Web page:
“You’re the dirty rat who killed my brother,” Frank Gorshin intoned. “And now I’m going to rub you out, see?”

It was a warm Friday afternoon, September 25, 1959 at 12:45 PM, as I sat in my windowless office at the back of the Brown Derby and listened to the gangly actor/impressionist. It may have been warm outside, but it was positively steaming in this cramped room next to the restaurant’s overheated and noisy kitchen.

“Not bad,” I said, preparing to make notes in a little book I carried. I’d recently taken to jotting down the facts, ma’am, for fear I’d forget them. “Now do Boris Karloff.”

Gorshin leaned forward in the client chair, slumped his shoulders, and lisped, “Protozoa–taking over my lab-or-atory.”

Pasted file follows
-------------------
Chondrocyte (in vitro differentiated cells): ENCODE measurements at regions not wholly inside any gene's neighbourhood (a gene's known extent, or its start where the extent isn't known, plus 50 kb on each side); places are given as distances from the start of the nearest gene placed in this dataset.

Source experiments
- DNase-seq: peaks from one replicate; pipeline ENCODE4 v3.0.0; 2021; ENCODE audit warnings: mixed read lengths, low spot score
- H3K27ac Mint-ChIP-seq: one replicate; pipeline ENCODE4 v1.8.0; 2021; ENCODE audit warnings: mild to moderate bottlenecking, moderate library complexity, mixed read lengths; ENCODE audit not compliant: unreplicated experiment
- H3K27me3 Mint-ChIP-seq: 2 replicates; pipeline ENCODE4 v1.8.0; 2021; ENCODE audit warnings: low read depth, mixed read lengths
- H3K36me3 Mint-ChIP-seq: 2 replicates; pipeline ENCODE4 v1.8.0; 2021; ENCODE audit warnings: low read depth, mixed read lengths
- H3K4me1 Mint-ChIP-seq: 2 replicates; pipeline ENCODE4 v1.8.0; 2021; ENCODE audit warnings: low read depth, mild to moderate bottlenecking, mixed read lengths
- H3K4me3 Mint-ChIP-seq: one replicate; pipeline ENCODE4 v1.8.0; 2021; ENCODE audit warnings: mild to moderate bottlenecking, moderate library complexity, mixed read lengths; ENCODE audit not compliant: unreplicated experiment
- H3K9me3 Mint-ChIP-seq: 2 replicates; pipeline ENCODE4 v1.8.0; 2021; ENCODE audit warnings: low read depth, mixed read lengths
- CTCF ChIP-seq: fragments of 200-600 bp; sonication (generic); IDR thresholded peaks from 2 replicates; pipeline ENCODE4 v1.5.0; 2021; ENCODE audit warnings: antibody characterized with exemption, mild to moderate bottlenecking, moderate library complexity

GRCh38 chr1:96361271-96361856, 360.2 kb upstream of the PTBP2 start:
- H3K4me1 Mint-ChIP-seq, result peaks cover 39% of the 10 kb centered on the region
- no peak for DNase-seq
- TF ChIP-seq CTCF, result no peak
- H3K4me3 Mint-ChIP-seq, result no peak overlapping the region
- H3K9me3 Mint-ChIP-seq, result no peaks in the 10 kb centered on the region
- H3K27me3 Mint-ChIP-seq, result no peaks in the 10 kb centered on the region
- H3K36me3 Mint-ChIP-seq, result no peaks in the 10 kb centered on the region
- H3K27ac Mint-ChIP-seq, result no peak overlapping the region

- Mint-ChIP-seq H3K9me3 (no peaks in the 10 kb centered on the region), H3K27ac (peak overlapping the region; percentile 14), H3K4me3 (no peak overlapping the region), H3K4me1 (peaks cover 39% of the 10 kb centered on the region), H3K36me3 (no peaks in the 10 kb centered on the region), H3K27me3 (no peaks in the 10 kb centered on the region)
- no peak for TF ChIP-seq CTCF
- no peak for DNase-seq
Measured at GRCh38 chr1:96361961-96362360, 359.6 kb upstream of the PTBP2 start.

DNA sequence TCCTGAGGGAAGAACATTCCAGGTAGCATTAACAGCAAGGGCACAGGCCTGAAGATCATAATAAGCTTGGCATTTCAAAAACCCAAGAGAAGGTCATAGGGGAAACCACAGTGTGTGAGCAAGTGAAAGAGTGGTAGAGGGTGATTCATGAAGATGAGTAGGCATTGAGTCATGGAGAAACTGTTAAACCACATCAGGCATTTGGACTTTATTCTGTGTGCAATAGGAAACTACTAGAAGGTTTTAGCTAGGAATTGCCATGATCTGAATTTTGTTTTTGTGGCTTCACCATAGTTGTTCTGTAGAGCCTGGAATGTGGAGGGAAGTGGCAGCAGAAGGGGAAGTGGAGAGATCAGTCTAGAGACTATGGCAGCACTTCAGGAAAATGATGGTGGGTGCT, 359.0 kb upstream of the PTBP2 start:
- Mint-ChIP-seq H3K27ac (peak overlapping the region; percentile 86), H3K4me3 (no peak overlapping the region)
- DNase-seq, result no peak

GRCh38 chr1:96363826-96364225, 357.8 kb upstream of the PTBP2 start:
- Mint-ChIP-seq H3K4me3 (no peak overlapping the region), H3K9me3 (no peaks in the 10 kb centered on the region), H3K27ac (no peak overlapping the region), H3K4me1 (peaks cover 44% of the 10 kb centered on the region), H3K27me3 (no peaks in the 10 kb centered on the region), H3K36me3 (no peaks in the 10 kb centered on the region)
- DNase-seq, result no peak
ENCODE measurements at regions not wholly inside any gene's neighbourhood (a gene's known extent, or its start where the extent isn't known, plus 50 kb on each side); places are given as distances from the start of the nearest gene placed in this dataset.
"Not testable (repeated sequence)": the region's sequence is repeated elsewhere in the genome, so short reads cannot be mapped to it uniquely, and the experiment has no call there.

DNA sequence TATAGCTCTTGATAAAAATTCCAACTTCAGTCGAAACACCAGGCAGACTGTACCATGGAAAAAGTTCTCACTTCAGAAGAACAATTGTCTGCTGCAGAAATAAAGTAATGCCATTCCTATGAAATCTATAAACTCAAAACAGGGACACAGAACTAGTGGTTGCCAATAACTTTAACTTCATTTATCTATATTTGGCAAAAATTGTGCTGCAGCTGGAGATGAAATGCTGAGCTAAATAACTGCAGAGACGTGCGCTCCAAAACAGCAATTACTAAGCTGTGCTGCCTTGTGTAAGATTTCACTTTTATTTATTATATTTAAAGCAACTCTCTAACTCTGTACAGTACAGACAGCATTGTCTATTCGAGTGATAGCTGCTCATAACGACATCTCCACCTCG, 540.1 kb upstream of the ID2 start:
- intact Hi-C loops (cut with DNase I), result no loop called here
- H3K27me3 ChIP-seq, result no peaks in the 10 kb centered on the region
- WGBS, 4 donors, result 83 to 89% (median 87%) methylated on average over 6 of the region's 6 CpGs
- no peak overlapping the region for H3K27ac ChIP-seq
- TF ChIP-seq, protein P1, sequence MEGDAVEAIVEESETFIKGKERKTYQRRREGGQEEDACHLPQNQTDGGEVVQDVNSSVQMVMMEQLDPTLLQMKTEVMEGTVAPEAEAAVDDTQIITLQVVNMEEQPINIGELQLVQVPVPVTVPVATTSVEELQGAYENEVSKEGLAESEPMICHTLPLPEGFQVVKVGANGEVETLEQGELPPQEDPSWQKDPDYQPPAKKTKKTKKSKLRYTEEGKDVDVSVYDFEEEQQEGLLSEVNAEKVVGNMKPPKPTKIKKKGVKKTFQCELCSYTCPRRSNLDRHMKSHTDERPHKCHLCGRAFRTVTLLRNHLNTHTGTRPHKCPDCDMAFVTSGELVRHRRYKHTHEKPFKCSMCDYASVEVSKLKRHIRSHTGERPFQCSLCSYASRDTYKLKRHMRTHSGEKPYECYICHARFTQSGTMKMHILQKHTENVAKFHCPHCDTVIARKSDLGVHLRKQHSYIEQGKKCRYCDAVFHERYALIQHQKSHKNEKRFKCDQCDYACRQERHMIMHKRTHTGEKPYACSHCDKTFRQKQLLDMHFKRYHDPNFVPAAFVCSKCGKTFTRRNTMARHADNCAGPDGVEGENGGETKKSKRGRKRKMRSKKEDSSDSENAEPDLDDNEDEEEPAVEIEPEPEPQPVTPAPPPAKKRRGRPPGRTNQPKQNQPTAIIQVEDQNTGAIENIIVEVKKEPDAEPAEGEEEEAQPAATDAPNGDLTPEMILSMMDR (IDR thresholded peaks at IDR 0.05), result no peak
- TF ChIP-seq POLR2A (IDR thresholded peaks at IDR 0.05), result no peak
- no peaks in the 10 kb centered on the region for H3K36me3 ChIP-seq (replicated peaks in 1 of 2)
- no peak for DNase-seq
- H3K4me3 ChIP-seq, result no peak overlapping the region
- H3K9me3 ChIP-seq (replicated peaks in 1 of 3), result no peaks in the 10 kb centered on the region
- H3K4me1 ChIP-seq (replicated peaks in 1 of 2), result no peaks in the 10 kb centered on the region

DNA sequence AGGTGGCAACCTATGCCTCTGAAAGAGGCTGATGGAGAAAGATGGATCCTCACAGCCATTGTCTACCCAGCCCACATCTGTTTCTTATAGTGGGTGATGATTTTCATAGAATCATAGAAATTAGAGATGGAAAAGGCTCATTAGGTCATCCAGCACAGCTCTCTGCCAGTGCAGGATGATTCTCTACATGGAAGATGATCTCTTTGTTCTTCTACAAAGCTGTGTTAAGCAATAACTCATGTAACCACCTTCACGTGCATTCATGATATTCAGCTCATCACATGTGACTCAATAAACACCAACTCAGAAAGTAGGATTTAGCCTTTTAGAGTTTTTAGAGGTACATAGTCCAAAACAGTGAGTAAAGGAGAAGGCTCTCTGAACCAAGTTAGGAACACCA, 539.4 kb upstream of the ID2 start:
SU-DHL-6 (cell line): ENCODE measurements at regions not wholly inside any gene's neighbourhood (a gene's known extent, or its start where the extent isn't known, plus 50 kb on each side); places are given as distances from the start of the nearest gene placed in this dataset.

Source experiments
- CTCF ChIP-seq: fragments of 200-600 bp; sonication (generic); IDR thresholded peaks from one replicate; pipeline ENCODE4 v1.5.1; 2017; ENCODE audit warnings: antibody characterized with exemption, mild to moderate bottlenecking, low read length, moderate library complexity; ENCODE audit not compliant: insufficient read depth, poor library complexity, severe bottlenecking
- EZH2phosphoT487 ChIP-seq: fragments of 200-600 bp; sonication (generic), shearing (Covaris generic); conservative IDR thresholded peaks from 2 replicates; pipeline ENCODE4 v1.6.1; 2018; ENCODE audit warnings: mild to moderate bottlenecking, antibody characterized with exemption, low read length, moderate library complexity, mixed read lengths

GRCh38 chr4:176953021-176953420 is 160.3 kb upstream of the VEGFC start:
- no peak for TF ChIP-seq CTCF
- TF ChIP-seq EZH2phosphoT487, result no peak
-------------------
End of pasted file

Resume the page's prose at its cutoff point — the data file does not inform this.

I’d had very few clients and a couple of rough months recently. My car needed major repairs and the same was true for the leaky boat moored near the Del Rey swamps, which I called home. Add in my medical expenses from a case I’d worked earlier in the week for Walt during Khrushchev’s visit to the set of Can-Can, and you’ll understand why I’d begun to consider even a night security job at the Dodger Stadium construction site as a golden employment opportunity.

“Can you do Kate Hepburn?” I asked, distracted by the sweat that trickled down my spine and thoughts of lunch. The heavy tang of cooked cabbage and flame-grilled T-bones drifted in from the nearby stoves and ovens.

Gorshin started in about calla lilies blooming, but I cut him off with a, “Wait. What, if anything, has this to do with the bank robbery you mentioned?”

He tilted his head to one side and winced up at me, sounding like Kirk Douglas. “Don’t you see?” he wheezed. “I’m being framed. Someone’s impersonating me.”